March 29, 2005

From Gerald R. Lucas

Kurzweil’s Consciousness

In rereading Ray Kurzweil’s The Age of Spiritual Machines again, aspects of his argument have become more obvious to me. I’m interested, this time, in the implications that his definitions have on how we define “human.” Indeed, he states in the prologue that “the primary political and philosophical issue of the next century will be the definition of who we are.”[1]


This should be a hint that Spiritual Machines will be attempting to do just that. Kurzweil goes to great lengths in the first part of his book attempting to define the human as an intelligent, sentient, and spiritual creature, but at the same time argues that we are the product of the idiot programmer, evolution. Human beings are machines, designed and programmed by evolution, but the next stage of our evolution will involve our relationship with our computer technology.

Kurzweil is somewhat specific in his definitions:

  • technology: “evolution by other means”[2]
  • intelligence: using limited resources optimally to achieve goals;[3] the “grandest creation” of evolution;[4] the ability to recognize and create patterns and order[5]
  • knowledge: facts based on context[5]

Kurzweil’s definition of technology has always intrigued me, perhaps because it is so general as to seem inscrutable. It would seem that technology, then, is a product of human intelligence and knowledge (I’ll get to those in a minute) that seeks to better the species: that all technology is based on an Enlightenment assumption that humans always do what is best and noble for the species; that paradise will come through technological innovation; that computers will change the species for the best. Maybe, but I can’t help thinking of Dostoyevsky’s Underground Man and his spiteful cynicism: humans are out for themselves and will often choose to do what is the worst for them. Indeed, technology has produced the cigarette, the nuclear missile, and the airport security. Are these technologies really “evolution by other means”? If not, are they even technologies at all? What about the internal combustion engine? Yes, it’s a boon for producing cheap and relatively efficient energy and has helped humanity better itself in innumerable ways, but do these benefits outweigh the environmental impact alone? Oh, that’s right, we’re interested in the human here, right? The Enlightenment privileges human reason above all else. Perhaps Kurzweil’s definition would be more accurate if it read “the evolution of the human mind by other means.” This does seem to be what he privileges, though he does give some attention to the body — one chapter, to be precise.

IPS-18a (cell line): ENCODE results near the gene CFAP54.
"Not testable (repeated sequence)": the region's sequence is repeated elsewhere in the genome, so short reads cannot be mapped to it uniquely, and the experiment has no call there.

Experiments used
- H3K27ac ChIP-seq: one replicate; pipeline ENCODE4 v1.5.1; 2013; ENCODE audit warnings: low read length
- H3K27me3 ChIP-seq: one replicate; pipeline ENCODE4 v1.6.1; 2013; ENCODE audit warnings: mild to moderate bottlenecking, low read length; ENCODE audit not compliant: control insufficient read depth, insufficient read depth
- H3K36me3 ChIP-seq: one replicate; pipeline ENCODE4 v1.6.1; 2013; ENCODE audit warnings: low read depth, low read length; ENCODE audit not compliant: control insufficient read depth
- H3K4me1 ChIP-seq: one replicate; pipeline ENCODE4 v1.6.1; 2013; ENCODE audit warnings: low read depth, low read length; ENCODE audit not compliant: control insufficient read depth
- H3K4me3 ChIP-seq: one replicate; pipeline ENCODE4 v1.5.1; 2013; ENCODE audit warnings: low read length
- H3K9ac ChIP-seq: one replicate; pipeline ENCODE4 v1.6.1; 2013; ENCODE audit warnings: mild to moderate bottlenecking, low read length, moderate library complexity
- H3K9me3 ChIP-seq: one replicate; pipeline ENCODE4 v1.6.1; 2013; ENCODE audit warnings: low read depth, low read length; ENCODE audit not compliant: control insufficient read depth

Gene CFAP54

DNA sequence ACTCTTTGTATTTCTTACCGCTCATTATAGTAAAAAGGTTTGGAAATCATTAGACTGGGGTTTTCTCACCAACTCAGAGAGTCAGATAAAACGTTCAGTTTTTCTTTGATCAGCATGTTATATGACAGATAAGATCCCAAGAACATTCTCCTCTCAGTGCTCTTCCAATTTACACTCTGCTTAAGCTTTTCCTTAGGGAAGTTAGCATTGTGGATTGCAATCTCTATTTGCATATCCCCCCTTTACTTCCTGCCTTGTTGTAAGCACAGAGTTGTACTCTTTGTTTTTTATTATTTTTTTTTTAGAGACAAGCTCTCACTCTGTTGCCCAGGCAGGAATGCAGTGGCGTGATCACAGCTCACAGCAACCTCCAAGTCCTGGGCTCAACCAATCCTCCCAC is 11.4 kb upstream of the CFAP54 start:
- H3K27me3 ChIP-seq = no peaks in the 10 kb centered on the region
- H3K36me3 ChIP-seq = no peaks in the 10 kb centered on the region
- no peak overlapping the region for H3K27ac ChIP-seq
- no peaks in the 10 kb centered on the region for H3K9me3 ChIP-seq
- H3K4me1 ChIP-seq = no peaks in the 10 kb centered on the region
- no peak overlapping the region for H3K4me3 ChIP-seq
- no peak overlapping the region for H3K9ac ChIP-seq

Also fascinating is his view of the intelligence/knowledge team; neither seems to mean much without the other. These dimensions of the mind address our ability to read and understand written documents, our mobility, our ability to share our insights, and our ability to store and recall. If this sounds like we’re describing a computer, we are. However, Kurzweil suggests that humans are also machines, and he sees a day at the end of this century where we will be primarily software, rather than hardware, “to port our minds to a more capable computing medium.”[6] As we make this transition, we will “vastly extend ourselves”: “We will be software, not hardware.”[7]

Yes, Kurzweil does discuss new bodies, but, like humanists before him, he privileges the mind as separate and distinct from the body. He seems to argue that technology will give us the freedom to design our own bodies in any ways that our minds can conceive. That our consciousness will be able to inhabit any body that we want it to. Science fiction? Perhaps, but that does not mean we can dismiss it as nonsense. Kurzweil is a smart guy, and his ideas are intriguing. However, there’s a place where he loses me. Just how does my consciousness (call it soul, if you’d like), get from my body to a machine?

Now, I’m right there with him in his thinking that we don’t have to understand how human consciousness works in order to replicate the mechanisms that produce it. Will we make artificial consciousness? I have no doubt. But it seems to me that that consciousness will be inextricably linked to the body that produces it. This notion seems to support Kurzweil’s efforts to argue that the human is a machine, that its software can move from one medium to another, like copying a computer’s operating system from one slower and lower capacity hard drive to another that’s faster and more capacious.

So, with a complete understanding of the human hardware, does it follow that we will be able to move the software to an upgrade? If consciousness is a produce of the intelligence/knowledge equation, then will it soon be possible to leave the meat behind? The irony — and perhaps the flaw — is that in order to get to that point, we first must concentrate on the meat.

One more question: how much will this cost? Kurzweil’s book is alarmingly free of economic concerns. Try Bill Joy or Bruce Sterling for views on technoclass.


  1. Kurzweil 1999, p. 2.
  2. Kurzweil 1999, p. 14.
  3. Kurzweil 1999, p. 73.
  4. Kurzweil 1999, p. 5.
  5. 5.0 5.1 Kurzweil 1999, p. 91.
  6. Kurzweil 1999, p. 126.
  7. Kurzweil 1999, pp. 126, 129.

Work Cited

  • Kurzweil, Ray (1999). The Age of Spiritual Machines: When Computers Exceed Human Intelligence. New York: Viking Penguin.